AT PLOVER BAY AND ST. MICHAEL
whence they came—its mountains and valleys, its broad grassy plains and far-reaching rivers, its forests and its bogs.
The Indians seemed to me the wildest animals of all. The traders were not at all wild, save in dress, but rather gentle and subdued in manners and aspect, like half-paid village ministers. They held us in a long interesting conversation, and gave us many valuable facts concerning the heart of the Yukon country. Some Indians on the beach were basking in the yellow, mellow sun. Herring and salmon were hanging upon frames or lying on the rocks—a lazy abundance of food that discouraged thought of the future.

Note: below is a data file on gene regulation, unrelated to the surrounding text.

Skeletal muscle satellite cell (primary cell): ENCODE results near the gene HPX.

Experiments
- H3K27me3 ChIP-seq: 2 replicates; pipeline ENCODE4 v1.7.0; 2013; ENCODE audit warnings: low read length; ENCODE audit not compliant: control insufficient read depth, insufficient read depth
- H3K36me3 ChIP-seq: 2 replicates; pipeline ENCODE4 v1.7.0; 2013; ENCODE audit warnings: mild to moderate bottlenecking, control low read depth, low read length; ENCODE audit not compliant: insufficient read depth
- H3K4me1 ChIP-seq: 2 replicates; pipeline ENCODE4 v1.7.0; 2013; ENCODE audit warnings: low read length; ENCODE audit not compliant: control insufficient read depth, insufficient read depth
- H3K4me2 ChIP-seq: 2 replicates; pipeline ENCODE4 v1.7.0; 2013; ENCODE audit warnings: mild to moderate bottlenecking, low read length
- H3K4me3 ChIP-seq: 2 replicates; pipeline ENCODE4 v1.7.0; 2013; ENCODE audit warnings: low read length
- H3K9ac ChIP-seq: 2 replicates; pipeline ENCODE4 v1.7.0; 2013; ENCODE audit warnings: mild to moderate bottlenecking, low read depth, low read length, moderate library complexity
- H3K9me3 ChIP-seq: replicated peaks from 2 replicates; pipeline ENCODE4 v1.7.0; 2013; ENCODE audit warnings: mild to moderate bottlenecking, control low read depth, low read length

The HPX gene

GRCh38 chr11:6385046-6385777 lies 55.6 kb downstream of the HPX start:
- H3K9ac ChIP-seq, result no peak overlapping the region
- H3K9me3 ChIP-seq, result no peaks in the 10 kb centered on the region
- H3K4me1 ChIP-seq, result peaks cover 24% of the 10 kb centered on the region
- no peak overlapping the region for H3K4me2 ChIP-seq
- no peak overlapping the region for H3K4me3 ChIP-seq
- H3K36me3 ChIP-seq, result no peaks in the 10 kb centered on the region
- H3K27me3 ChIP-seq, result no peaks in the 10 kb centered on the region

The shores here are crowded with immense shoals of herring, and the Indians are lazily catching just enough to eat. Those we had for dinner are not nearly so good as those I ate last year at Cross Sound. The Yukon salmon, however, are now in excellent condition, and are the largest by far that I have seen. Yet the Yukon Indians suffer severely at times from famine, though they might dry enough in less than a week to last a year.
We are making a short stay here to take on provisions, and intend to go northward again to-morrow to meet the search party that we landed near Koliuchin Island. Another de-